The EU role in preserving Iran’s nuclear deal

Employment and Social Affairs

Estimated time of reading: ~ 5 minutes

The European Union’s envoy Enrique Mora, deputy secretary-general of the European External Action Service and coordinator for nuclear talks, headed to Iran at the end of march. The trip was an effort to help Tehran and Washington in finalising stalled negotiations on restoring the 2015 nuclear deal, from which former US President Donald Trump pulled out unilaterally in 2018.

But his mission seems that hasn’t produced major results. On Monday 4th of April, Iranian Foreign Ministry Spokesman said that the United States is responsible for the halt in Vienna talks aimed at reviving the 2015 nuclear deal, formally known as the Joint Comprehensive Plan of Action (JCPOA). Iran has transmitted its “clear” message to the United States through Mora, the European Union coordinator for the Vienna talks, but no new response has been received from them yet, the Iranian spokesperson said during his press weekly conference.

“The United States is responsible for the pause in the negotiations today, (as) in the final stages (of talks), Washington tries to prevent Tehran from the economic benefits of the Joint Comprehensive Plan of Action (JCPOA)”, he said. Earlier this month Borrell had called for a pause in the talks in Vienna, that began in April 2021, due to “external factors”. The pause was initially aimed at dealing with the issue of a last-minute Russian demand that sanctions imposed over its invasion of Ukraine would not affect its dealings with Iran. The issue was resolved within days as Russia said it had received written guarantees from Washington.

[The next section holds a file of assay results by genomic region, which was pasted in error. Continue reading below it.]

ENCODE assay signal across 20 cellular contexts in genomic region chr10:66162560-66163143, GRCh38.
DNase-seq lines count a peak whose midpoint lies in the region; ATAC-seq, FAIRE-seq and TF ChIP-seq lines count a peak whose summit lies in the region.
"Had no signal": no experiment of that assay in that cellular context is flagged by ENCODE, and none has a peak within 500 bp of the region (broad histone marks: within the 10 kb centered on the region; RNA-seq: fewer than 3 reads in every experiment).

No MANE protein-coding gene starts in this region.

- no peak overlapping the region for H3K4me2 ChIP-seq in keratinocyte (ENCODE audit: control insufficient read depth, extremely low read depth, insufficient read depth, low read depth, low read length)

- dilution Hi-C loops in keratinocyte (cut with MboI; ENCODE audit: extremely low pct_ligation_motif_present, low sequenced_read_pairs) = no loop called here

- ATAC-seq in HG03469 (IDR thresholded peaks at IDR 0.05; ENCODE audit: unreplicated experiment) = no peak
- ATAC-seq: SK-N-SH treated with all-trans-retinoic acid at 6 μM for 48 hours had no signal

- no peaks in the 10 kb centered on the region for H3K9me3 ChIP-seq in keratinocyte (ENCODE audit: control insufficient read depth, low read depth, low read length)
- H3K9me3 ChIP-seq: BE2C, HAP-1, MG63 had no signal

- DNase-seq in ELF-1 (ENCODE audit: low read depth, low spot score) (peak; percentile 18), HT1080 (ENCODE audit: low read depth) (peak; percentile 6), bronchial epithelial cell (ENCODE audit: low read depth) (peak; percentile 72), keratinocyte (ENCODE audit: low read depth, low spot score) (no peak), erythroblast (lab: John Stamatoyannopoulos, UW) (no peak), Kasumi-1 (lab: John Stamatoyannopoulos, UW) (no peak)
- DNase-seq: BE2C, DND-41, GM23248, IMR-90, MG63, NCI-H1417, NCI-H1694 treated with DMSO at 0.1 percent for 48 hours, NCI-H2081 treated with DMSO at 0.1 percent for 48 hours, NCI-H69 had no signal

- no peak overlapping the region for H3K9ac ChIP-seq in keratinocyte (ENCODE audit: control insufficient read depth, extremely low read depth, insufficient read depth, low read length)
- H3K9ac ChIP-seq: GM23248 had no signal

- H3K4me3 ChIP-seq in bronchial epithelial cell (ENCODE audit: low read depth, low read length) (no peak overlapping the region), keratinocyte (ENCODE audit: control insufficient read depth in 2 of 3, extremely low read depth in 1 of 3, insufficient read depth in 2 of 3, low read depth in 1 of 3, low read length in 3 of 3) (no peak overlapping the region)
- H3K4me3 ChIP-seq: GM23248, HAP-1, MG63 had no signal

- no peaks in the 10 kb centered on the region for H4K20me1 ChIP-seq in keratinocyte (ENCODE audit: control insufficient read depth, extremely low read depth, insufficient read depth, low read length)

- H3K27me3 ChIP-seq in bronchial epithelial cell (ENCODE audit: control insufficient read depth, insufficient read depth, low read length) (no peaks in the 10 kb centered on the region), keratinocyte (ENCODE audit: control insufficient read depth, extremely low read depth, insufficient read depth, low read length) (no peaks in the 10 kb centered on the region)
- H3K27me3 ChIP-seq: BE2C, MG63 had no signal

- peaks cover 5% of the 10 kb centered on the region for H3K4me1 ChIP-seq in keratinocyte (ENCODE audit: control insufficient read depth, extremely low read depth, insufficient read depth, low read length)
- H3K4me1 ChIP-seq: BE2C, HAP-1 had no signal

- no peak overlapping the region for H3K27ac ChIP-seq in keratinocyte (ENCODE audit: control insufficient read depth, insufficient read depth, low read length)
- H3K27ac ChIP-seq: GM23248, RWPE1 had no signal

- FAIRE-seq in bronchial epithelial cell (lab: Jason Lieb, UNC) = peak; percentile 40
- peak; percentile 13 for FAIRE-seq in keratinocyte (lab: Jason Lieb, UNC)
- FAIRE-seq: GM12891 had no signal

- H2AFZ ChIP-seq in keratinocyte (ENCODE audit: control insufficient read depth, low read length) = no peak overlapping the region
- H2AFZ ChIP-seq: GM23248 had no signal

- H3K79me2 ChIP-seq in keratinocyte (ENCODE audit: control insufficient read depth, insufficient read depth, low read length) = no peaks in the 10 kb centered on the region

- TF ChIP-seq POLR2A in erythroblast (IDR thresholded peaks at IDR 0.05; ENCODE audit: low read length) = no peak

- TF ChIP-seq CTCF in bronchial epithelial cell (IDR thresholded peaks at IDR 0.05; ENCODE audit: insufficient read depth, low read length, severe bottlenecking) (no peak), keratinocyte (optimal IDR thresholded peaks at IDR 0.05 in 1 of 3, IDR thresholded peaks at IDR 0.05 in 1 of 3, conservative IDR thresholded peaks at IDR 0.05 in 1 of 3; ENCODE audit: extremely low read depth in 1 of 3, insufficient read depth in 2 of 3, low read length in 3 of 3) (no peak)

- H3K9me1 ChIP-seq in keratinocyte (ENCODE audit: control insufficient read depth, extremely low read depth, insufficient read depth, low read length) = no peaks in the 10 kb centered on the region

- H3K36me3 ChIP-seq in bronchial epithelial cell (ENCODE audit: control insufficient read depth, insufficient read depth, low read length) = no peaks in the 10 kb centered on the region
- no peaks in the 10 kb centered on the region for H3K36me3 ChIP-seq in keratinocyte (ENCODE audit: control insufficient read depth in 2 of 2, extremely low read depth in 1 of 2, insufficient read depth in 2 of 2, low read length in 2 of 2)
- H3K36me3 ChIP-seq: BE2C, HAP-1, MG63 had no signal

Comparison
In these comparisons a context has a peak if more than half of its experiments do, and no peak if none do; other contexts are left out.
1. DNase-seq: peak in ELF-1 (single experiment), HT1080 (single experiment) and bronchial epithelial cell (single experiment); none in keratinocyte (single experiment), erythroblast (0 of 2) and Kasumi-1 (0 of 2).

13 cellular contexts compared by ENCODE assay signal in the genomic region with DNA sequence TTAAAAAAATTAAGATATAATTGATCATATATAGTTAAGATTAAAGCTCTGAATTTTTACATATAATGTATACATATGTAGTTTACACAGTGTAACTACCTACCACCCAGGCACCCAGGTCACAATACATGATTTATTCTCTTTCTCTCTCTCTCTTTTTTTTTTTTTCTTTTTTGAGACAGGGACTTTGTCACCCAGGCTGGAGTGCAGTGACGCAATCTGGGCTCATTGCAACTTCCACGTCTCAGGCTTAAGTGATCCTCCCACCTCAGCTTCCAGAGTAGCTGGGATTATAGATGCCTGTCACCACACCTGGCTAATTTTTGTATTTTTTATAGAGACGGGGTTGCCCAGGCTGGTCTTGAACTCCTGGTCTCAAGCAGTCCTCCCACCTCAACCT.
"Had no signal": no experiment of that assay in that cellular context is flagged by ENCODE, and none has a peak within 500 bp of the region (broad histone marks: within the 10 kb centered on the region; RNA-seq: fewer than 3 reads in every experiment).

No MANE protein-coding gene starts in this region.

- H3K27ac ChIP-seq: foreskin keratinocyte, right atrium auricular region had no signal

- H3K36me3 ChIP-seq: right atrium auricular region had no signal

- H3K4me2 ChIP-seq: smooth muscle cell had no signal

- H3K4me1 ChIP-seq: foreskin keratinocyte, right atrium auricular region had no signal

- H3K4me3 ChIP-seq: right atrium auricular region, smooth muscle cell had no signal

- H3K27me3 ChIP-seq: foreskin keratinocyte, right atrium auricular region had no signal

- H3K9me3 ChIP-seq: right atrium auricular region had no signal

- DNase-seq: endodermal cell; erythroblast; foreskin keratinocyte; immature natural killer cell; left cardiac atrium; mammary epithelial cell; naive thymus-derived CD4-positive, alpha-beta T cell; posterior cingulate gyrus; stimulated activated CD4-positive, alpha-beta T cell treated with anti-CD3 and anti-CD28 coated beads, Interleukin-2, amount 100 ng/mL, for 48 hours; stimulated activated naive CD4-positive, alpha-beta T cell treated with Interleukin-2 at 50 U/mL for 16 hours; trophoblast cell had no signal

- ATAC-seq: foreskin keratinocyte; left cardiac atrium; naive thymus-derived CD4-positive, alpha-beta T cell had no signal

Since then most actions required to revive the JCPOA have been agreed upon, but Iran and the US have yet to finalise the agreement which seemed imminent earlier this month. The EU has a crucial role in trying to preserve the nuclear deal and to keep good relations with Iran. The European guarantors of the Iran nuclear deal have been struggling to preserve the pact since Trump’s unilateral decision to withdraw in 2018. The Eu has a mediation role thus on this decisive issue for the relations between Tehran and Washington, that is trying to change a bit the stance assumed with Trump without damaging the special relations with its partner in the region.

US Secretary of State Antony Blinken, indeed, sought to reassure a wary Israel and its Gulf Arab allies that the Biden administration is committed to their security ahead of the possible renewal of global powers’ international nuclear deal with Iran. Although Iran has since raced ahead with its nuclear program, Israel and Gulf Arab countries are deeply concerned about restoring the original deal. Israel fears it does not include enough safeguards to prevent Iran from developing nuclear weapons.

Both Israel and its Gulf allies also believe that relief from economic sanctions will allow Iran to step up its military activities across the region, including support for hostile militant groups. Blinken said the U.S. believes that restoring the nuclear deal “is the best way to put Iran’s program back in the box it was in.”

“Our commitment to the core principle of Iran never acquiring a nuclear weapon is unwavering”, he added. On the other hand the EU has a more clear stance on the need to fully restore nuclear deal in order to relaunch relations with Iran.

Written by: Valerio Palombaro

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